Technological changes needed after Ferguson


Matthew Tessler, Staff Writer

In the wake of the controversy in Ferguson, Missouri, surrounding the death of Michael Brown at the hands of Darren Wilson, much work needs to be done to reform police conduct. While a major look at the state of race relations in America is needed, there are practical, incremental solutions that can help stop situations like this one from happening — or explain the situations when they do.

Police officers in the United States should be required to wear body cameras. Recording every exchange between officers and civilians would create a system under which both parties must answer to what is caught on camera. Instead of confusion following an altercation — like the initial uncertainty after Wilson shot Brown — video footage of the incident would provide clarity. Many police officers already have squad cars equipped with cameras and microphones, but the entirity of a police interaction cannot be captured by a fixed camera. While body cameras do not offer unequivocal clarity in every situation, they create a system of acknowledged accountability. Body cameras would be a relatively easy addition to any fleet. The Department of Justice has extensive instructions on its website for police forces hoping to adopt the technology.

The second solution is less practical, but equally worthwhile. Though smart gun technology is less developed than body camera technology, it could drastically improve safety and accountability among gun-wielding police officers. Smart guns require some sort of authentication to fire, eliminating the possibility of the weapon being shot by someone other than its owner. The authentication is sent through a wristband or fingerprint scanner that transmits a signal to the gun acknowledging whether or not the holder is the intended user. As an added benefit, the required authentication makes it easier to track usage. The technology, which is nearly ready for application, is being held back by pro-gun activists. This is unfortunate given the way this technology could change officer interactions with suspects. Brown’s autopsy report suggests that he may have reached for Officer Wilson’s gun. If Wilson had a gun that worked only when in his hand, his confrontation with Brown may not have been fatal.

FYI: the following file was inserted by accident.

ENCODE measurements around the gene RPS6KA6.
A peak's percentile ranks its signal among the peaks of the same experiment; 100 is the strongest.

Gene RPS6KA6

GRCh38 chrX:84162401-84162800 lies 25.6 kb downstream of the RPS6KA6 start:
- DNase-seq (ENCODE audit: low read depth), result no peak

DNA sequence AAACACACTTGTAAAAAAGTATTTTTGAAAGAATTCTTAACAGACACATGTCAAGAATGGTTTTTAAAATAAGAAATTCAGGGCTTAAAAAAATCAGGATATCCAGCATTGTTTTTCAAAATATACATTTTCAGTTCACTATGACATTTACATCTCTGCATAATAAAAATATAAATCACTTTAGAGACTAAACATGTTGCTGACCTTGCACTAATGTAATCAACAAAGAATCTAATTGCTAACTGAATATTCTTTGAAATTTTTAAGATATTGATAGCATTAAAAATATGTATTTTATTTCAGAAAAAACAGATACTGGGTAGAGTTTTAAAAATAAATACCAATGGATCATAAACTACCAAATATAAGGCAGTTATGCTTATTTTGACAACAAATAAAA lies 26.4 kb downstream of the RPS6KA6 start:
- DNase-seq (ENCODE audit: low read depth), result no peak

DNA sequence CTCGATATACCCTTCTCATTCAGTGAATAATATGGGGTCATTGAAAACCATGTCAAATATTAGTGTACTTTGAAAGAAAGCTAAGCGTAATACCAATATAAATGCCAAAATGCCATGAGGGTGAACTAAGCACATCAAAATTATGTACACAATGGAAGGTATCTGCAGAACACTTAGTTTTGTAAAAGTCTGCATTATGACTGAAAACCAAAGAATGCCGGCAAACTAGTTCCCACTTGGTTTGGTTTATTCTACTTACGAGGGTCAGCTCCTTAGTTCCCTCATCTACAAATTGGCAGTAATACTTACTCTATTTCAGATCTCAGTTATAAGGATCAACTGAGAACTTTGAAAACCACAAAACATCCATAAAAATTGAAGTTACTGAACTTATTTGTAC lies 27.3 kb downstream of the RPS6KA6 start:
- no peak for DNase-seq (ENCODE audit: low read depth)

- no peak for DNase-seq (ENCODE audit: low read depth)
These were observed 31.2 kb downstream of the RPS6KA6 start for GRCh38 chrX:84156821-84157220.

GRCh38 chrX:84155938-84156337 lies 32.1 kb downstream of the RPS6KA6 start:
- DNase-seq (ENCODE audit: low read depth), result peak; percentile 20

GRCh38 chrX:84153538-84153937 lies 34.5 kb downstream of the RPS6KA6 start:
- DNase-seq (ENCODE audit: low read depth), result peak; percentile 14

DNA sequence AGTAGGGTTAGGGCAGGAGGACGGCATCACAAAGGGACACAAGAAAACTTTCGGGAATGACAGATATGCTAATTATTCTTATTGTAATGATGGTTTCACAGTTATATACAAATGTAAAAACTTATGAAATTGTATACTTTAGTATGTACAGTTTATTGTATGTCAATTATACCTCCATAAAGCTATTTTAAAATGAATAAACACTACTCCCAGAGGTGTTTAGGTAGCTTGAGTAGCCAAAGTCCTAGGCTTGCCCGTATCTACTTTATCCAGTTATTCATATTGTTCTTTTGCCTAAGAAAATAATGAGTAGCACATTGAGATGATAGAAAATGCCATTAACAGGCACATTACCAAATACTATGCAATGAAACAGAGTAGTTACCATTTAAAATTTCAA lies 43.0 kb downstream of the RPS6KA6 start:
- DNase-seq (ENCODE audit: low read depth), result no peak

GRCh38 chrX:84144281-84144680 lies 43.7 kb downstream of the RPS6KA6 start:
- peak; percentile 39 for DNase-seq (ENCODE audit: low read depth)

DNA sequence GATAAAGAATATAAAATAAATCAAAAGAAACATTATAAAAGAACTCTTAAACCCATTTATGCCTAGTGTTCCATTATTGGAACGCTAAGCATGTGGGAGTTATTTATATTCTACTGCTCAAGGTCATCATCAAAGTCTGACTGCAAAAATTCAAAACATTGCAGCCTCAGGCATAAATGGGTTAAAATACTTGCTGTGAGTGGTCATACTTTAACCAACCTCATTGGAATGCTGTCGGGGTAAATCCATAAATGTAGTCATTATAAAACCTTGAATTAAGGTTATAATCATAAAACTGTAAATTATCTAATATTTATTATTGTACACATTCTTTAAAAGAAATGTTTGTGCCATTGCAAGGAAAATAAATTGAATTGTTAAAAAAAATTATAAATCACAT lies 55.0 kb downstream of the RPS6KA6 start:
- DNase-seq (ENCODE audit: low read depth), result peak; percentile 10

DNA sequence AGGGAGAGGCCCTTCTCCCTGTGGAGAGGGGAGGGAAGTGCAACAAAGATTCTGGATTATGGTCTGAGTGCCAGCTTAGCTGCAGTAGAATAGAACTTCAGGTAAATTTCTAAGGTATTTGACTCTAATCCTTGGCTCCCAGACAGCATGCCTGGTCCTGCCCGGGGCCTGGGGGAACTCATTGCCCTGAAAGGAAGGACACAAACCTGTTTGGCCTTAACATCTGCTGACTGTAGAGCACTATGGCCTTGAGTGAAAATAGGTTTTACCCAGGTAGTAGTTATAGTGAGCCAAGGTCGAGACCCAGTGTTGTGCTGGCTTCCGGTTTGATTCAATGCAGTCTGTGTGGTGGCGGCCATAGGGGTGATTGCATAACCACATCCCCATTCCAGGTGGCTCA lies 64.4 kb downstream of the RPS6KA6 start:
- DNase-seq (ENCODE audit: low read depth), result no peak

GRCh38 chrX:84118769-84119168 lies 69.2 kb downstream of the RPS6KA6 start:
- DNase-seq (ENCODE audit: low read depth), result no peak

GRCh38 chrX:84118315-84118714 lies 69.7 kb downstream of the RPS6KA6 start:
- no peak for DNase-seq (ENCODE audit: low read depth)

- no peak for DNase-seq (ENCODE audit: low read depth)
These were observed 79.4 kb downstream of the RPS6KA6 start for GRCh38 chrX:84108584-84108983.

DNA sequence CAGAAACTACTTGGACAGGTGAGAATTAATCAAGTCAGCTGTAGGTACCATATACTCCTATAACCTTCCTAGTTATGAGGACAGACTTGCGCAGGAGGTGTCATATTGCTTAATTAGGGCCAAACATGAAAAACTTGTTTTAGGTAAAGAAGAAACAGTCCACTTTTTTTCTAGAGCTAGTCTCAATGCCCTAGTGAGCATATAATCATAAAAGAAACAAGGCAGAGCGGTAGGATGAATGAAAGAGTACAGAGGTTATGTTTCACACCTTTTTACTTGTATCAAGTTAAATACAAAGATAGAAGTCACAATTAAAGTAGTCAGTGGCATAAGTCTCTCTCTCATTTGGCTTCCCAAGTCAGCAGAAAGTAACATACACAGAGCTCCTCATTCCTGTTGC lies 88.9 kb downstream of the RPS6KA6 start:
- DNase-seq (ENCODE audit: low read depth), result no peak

While these technologies only demonstrate their worth in extreme circumstances, they provide police forces an enormous opportunity to show that they care about the people they are paid to protect. Adoption of these technologies, while expensive, is a smart anticipatory move that sends a loud message: America’s police has learned its lesson from Ferguson. The federal government should invest money toward the research, development and implementation of these technologies. Body cameras and smart guns will not end racial discrimination of minorities by police officers in the United States, but the technologies may slow the onslaught of unnecessary fatalities.

A version of this article appeared in the Tuesday, Dec. 2 print edition. Email Matthew Tessler at [email protected].